One of the most interesting aspects of Star Trek V: The Final Frontier is that it asks some very universal human questions. Is there a God? If so, who is God? What does God want with humanity? What is the function of pain in someone’s life? Does it serve for good or ill? Though we aren’t given an explicit explanation for each of these questions, it is the exploration of these ideas that I find fascinating. Plus, it asks another wonderful question—what does God need with a starship? Facts: he doesn’t. If you’re looking for a more philosophical sort of Star Trek story, consider firing up Star Trek V: The Final Frontier.
What Works: Gorgeous Score
Returning to Star Trek scoring is Jerry Goldsmith, who scored Star Trek: The Motion Picture. As I’ve said before, I don’t think Jerry Goldsmith has ever composed a bad score. Even so, his Star Trek work is exceptional. While Goldsmith revisits some of his classic themes for this score, he also creates new pieces for this film.
They tend to fall in line with his traditional work of big sweeping themes, majestic songs that truly make you feel like you’re flying through space, or trying to escape a wrathful alien that wants to play God. There are also some interesting pieces written for the club scenes in the film, that honestly give me a little bit of a Jabba’s Palace kind of vibe from Return of the Jedi. If you’re a fan of Jerry Goldsmith, or just interesting musical scores in general, definitely give Star Trek V: The Final Frontier a spin.
What Doesn’t Work: Needs More Information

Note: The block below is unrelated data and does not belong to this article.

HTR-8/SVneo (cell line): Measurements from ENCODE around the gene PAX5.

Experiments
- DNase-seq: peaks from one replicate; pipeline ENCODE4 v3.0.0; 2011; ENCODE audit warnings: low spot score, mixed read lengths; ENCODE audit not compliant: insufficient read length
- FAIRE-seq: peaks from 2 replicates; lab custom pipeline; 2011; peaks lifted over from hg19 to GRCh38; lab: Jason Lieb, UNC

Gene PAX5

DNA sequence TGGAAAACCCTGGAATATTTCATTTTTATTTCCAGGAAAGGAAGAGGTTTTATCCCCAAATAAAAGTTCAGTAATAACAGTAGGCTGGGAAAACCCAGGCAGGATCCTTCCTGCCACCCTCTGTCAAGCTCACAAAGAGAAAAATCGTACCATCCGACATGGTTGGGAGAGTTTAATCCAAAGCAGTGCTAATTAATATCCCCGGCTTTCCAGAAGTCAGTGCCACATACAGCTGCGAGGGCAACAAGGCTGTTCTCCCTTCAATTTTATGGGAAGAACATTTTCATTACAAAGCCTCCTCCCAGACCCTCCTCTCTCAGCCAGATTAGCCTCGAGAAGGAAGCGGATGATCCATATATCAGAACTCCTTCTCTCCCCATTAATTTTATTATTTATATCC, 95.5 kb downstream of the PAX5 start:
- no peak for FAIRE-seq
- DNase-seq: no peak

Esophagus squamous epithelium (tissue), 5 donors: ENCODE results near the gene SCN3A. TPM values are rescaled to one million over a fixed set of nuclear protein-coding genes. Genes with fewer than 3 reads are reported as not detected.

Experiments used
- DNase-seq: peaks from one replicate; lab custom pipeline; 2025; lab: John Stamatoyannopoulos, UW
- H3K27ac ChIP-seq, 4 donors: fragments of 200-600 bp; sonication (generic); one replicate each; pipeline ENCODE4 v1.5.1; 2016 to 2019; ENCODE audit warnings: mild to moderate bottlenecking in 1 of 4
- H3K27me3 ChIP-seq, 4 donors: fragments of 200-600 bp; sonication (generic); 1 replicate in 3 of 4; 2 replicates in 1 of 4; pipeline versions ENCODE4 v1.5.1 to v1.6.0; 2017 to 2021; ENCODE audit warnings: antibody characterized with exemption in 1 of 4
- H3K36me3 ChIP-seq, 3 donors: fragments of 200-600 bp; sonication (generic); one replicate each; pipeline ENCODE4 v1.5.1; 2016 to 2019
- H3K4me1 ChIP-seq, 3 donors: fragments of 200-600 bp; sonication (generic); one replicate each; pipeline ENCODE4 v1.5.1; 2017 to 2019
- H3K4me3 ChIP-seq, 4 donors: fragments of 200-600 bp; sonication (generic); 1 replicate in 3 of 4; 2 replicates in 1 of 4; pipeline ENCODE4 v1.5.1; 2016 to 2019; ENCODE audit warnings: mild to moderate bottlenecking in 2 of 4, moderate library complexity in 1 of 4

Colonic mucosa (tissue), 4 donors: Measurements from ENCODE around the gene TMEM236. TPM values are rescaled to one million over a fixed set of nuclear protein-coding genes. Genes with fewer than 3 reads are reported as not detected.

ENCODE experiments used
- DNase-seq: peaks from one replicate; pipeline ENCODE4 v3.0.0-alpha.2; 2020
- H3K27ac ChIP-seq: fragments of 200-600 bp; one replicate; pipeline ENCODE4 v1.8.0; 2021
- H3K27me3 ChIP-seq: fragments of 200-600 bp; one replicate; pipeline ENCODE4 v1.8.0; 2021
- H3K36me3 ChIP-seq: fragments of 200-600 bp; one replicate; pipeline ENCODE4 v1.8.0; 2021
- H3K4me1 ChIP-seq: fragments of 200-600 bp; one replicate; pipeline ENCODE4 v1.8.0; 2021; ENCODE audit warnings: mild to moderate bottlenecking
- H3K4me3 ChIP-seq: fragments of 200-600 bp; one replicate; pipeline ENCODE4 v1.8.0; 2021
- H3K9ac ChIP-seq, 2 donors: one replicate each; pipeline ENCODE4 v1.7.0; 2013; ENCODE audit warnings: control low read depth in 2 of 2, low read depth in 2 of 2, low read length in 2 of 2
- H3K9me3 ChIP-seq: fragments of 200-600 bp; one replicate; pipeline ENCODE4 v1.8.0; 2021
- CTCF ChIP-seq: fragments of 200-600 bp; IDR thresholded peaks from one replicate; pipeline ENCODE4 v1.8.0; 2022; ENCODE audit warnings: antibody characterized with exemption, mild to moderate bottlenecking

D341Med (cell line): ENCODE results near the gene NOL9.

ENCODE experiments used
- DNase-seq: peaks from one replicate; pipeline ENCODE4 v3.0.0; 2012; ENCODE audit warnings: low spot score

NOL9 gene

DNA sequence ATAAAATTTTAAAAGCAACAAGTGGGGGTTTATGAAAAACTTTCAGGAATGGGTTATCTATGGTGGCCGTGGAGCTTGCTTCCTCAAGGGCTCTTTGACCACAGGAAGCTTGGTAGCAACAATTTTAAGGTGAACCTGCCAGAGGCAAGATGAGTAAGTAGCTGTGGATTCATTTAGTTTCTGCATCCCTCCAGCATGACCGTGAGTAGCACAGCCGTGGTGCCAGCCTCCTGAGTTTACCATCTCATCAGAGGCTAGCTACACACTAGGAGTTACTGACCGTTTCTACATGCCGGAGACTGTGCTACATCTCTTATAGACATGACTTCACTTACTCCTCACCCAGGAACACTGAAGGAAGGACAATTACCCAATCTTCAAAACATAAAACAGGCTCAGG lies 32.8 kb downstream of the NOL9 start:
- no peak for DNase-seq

What doesn’t work for me is that Star Trek V: The Final Frontier fails to give me one pertinent piece of information. Just what is Sybok doing? How is he able to “take away” people’s pain? Sure, if you know that Vulcans have certain telepathic capabilities then you can maybe string together the assumption that he’s using those abilities to somehow manipulate people’s minds to forget or move past the emotional burden of traumatic experiences or memories.
But none of that is explained explicitly in the film. It does lend itself to Sybok’s mystical nature. Especially when you consider that he’s been receiving visions from who he believes to be God. Even so, it bugged me that none of this was explained explicitly in the film. I had to go read the Sybok entry on Memory Alpha to confirm my suspicions. To me, that knocks the film down a few points, but as with anything, your mileage may vary.
While I don’t dislike Star Trek V: The Final Frontier, I can understand why this one didn’t land with the general audience. For me, the philosophical questions are enough to keep me coming back to this film. Also, with the reveal of Sybok in episode 1×07 of Star Trek: Strange New Worlds, I was interested to revisit this film, as this is the only previous appearance of that character. I’m excited to see how Strange New Worlds will flesh Sybok out. Additionally, some of the humor in the film does work for me, even if it doesn’t stick the landing as well as Star Trek IV: The Voyage Home. I am especially fond of Spock’s jet boots. Who doesn’t want jet boots?! I know I do.
What do you think of Star Trek V: The Final Frontier? Leave me a comment and let’s talk Trek.